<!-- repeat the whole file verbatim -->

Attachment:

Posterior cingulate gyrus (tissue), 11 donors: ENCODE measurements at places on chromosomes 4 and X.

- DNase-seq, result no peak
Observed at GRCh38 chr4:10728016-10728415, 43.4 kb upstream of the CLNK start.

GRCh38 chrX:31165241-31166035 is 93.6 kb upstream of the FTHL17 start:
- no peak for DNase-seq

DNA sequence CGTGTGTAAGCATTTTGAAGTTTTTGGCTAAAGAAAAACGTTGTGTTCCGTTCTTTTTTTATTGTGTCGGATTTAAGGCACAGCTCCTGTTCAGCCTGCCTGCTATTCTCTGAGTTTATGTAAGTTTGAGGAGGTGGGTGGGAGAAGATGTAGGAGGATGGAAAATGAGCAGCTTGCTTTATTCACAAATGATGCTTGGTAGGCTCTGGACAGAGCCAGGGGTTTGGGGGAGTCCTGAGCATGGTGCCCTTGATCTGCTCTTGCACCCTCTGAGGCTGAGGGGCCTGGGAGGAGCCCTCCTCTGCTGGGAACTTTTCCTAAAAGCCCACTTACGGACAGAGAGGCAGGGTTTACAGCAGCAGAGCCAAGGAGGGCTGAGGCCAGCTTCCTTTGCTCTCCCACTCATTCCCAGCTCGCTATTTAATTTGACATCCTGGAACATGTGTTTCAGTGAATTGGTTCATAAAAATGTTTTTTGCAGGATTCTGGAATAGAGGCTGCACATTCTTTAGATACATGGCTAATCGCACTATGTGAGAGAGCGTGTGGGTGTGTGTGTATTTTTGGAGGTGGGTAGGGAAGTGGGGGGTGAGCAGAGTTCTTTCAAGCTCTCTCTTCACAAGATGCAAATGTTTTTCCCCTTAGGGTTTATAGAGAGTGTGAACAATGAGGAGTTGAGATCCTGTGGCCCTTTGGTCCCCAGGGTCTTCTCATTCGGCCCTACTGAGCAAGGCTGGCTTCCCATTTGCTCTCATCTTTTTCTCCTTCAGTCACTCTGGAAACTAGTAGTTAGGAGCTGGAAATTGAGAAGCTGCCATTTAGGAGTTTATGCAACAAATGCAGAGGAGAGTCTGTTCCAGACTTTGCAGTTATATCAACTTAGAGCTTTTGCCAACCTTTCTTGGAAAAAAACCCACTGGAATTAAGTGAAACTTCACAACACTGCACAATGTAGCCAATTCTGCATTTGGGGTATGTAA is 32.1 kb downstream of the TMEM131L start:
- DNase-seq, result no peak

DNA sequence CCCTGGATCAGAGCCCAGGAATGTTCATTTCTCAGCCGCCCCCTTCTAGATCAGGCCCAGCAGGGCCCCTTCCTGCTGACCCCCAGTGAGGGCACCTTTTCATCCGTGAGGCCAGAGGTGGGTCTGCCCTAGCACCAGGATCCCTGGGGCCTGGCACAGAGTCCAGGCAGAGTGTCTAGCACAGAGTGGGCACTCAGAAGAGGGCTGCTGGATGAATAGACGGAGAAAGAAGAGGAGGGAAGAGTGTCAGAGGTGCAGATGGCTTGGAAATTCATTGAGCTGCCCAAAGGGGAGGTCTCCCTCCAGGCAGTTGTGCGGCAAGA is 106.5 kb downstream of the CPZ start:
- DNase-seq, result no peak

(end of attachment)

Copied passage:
Posterior cingulate gyrus (tissue), 11 donors: ENCODE measurements at places on chromosomes 4 and X.

- DNase-seq, result no peak
Observed at GRCh38 chr4:10728016-10728415, 43.4 kb upstream of the CLNK start.

GRCh38 chrX:31165241-31166035 is 93.6 kb upstream of the FTHL17 start:
- no peak for DNase-seq

DNA sequence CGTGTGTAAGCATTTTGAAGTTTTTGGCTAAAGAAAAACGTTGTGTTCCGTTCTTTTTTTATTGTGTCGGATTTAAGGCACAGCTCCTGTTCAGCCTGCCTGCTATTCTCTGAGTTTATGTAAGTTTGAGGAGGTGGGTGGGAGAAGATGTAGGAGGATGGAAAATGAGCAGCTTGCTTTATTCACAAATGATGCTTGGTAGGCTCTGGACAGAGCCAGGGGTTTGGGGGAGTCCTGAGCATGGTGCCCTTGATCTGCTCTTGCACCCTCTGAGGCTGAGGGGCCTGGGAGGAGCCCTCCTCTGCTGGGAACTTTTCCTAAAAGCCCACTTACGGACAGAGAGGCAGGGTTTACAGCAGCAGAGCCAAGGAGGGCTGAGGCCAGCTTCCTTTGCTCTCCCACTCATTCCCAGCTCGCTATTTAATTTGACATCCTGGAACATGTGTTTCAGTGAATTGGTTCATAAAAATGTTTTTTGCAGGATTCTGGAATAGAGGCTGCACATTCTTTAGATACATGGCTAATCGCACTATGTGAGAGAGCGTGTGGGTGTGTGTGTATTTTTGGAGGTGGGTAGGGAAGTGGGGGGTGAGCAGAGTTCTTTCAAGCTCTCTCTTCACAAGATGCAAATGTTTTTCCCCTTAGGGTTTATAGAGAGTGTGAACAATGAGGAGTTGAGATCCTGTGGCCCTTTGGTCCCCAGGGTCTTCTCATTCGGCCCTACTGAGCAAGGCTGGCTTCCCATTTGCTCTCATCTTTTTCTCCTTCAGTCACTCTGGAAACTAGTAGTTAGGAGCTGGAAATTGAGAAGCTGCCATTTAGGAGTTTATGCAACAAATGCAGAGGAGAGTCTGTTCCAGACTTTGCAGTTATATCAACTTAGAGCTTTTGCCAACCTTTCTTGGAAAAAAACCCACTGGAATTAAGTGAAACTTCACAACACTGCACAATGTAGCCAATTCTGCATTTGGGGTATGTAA is 32.1 kb downstream of the TMEM131L start:
- DNase-seq, result no peak

DNA sequence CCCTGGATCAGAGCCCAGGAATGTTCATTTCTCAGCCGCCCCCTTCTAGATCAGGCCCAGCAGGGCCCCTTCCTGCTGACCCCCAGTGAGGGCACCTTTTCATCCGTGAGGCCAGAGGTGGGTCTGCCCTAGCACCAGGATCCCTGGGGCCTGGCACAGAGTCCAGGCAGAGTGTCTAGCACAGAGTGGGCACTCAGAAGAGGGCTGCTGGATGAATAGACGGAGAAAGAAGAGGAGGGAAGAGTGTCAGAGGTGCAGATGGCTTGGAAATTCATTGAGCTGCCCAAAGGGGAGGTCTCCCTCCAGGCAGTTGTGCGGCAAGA is 106.5 kb downstream of the CPZ start:
- DNase-seq, result no peak